(p.s., I liked this Blog Action Day post over at my beloved copyblogger on how to be a better butterfly. It’s easy to forget that small actions can have great consequences.)

What Problem Do You Solve?


One of the more useful ways to look at the world through your customer's eyes instead of your own is to ask what problem you're solving.

If you're Apple, you can create a product that solves the "I don't have that object, and now that I've seen it I desperately want it" problem. Jimmy Choo solves that problem (or did when the brand was launched in the 90s), and so does Hermès and the Bugaboo. If you have the talent and the marketing budget, it's not a bad route, but it's closed to most of us.

Seth Godin solves that problem as well. He gives you answers to problems you didn't understand you had until you read him. Smaller marketing budget, but there's still the talent thing.

(Godin makes the excellent point in this video of a speech to Google that if the problem you're solving isn't compelling, you've got a rough road ahead. No one cares much about their "I'd like a slightly better version of something that is already just fine" problem.)

Some useful problems to solve

Aaron Wall solves the "I want to be on page one of Google" problem. Copyblogger solves the "my writing doesn't make people do what I want them to" problem. Ed Dale solves the "I hate my life in a cube farm" problem.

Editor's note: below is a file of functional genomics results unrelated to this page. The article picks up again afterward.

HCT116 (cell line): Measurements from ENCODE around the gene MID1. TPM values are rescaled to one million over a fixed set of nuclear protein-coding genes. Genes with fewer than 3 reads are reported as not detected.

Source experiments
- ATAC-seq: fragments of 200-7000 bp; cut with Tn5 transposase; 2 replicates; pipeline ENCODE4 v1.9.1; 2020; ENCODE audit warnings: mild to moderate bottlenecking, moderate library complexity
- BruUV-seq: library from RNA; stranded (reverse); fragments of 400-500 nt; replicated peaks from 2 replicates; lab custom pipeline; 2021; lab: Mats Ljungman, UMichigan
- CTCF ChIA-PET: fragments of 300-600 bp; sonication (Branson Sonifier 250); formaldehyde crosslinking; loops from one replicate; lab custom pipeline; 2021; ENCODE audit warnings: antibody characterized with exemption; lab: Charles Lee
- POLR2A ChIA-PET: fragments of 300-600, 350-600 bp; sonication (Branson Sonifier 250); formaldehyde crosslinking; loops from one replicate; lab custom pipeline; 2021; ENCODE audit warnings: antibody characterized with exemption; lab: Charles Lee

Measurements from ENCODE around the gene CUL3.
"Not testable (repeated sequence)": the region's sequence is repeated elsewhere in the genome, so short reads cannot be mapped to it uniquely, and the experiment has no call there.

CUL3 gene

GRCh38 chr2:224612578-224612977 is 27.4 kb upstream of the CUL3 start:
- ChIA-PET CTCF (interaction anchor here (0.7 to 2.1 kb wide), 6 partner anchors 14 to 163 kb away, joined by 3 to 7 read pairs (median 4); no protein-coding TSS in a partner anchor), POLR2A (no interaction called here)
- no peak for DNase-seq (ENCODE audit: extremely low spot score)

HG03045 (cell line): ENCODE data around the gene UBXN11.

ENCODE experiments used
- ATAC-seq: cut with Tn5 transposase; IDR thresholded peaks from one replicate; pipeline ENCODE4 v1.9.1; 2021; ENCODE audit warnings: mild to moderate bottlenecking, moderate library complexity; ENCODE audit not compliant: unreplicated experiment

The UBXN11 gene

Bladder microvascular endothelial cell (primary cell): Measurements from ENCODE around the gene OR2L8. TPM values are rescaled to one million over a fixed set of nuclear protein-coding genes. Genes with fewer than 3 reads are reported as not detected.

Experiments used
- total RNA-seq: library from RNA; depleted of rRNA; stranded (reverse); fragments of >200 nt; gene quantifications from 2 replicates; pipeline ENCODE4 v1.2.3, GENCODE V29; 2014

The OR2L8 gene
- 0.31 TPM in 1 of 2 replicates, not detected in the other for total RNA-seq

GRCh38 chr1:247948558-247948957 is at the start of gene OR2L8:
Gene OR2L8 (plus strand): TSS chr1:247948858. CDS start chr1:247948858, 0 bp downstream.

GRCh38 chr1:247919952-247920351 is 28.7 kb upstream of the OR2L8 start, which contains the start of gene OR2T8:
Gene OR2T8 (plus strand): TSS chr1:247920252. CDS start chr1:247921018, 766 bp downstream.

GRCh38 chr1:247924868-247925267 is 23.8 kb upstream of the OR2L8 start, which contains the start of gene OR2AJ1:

eBay solves the "my mom threw away all the great stuff I had when I was a kid" problem. Blogger and WordPress and TypePad solve the "Web coding is hard" problem. Google solves the "Internet is too big" problem.

I started out solving the "writing is hard" problem for my employers and customers. Somewhere along the line I also started to help people with their "making Web sites is hard" problem.

The problem that's interesting to me now is "our customers don't love us enough" problem. How to take a company with a really great product and ease that light out from under the bushel. How to tell the world what you're already doing right. How to communicate respect and integrity . . . with words on a page or a screen, and with a million other things, small and big.

Now what?

At some point, you need to ask what problem you're solving. (Whether that's with your business, your nonprofit, your project, your committee.) What problem do you wish you solved? Is it a real problem? Does it matter to someone other than you?

This can be a terribly scary question. You might find that your answer is, well, weak. It's not going to get any less painful to figure that out tomorrow.

Peter Drucker once asked: What problem are you able to solve rather easily, that would be hard for most people?

Now, who could you help with that?

Welcome to the brave new world

Remember that little Meatball Sundae post I made, about how you do something that isn’t very smart and it’s spread enthusiastically by millions of typing monkeys all over the Internet? If only I’d had the benefit of this example. (With thanks to Burns Auto Parts for the pointer, and their link.)

Well-known site steals an image from Flickr (bypassing the tools Flickr puts in place to keep you from doing that). Site claims it was the mistake of a silly little intern. Large numbers of other photographers who have been victimized by the same "mistake" show up calling for blood.